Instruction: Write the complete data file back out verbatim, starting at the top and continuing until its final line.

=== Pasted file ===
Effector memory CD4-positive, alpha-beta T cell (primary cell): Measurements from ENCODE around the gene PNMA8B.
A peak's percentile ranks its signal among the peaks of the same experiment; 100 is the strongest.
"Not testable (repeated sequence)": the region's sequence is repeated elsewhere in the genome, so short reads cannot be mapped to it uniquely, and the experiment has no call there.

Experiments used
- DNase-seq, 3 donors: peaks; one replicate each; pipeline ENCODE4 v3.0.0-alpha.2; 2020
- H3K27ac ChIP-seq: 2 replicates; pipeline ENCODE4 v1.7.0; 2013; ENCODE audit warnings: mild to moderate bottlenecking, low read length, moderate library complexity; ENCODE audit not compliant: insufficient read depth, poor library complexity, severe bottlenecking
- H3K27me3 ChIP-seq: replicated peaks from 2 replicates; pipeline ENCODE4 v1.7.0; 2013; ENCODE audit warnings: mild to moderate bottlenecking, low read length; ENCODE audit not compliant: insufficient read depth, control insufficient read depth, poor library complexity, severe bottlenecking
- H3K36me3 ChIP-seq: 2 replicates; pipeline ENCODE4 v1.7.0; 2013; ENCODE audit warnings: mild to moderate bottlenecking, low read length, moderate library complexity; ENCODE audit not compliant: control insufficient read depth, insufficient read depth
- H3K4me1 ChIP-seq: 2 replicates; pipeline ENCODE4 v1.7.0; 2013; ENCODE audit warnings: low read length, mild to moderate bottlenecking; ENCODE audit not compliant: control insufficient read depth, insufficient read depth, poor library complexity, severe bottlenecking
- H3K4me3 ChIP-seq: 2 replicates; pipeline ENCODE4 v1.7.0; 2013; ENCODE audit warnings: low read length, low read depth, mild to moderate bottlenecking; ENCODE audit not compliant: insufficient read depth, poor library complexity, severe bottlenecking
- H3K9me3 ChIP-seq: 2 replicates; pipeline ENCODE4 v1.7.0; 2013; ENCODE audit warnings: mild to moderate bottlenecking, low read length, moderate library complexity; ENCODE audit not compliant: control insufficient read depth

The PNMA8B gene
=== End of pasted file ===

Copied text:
Effector memory CD4-positive, alpha-beta T cell (primary cell): Measurements from ENCODE around the gene PNMA8B.
A peak's percentile ranks its signal among the peaks of the same experiment; 100 is the strongest.
"Not testable (repeated sequence)": the region's sequence is repeated elsewhere in the genome, so short reads cannot be mapped to it uniquely, and the experiment has no call there.

Experiments used
- DNase-seq, 3 donors: peaks; one replicate each; pipeline ENCODE4 v3.0.0-alpha.2; 2020
- H3K27ac ChIP-seq: 2 replicates; pipeline ENCODE4 v1.7.0; 2013; ENCODE audit warnings: mild to moderate bottlenecking, low read length, moderate library complexity; ENCODE audit not compliant: insufficient read depth, poor library complexity, severe bottlenecking
- H3K27me3 ChIP-seq: replicated peaks from 2 replicates; pipeline ENCODE4 v1.7.0; 2013; ENCODE audit warnings: mild to moderate bottlenecking, low read length; ENCODE audit not compliant: insufficient read depth, control insufficient read depth, poor library complexity, severe bottlenecking
- H3K36me3 ChIP-seq: 2 replicates; pipeline ENCODE4 v1.7.0; 2013; ENCODE audit warnings: mild to moderate bottlenecking, low read length, moderate library complexity; ENCODE audit not compliant: control insufficient read depth, insufficient read depth
- H3K4me1 ChIP-seq: 2 replicates; pipeline ENCODE4 v1.7.0; 2013; ENCODE audit warnings: low read length, mild to moderate bottlenecking; ENCODE audit not compliant: control insufficient read depth, insufficient read depth, poor library complexity, severe bottlenecking
- H3K4me3 ChIP-seq: 2 replicates; pipeline ENCODE4 v1.7.0; 2013; ENCODE audit warnings: low read length, low read depth, mild to moderate bottlenecking; ENCODE audit not compliant: insufficient read depth, poor library complexity, severe bottlenecking
- H3K9me3 ChIP-seq: 2 replicates; pipeline ENCODE4 v1.7.0; 2013; ENCODE audit warnings: mild to moderate bottlenecking, low read length, moderate library complexity; ENCODE audit not compliant: control insufficient read depth

The PNMA8B gene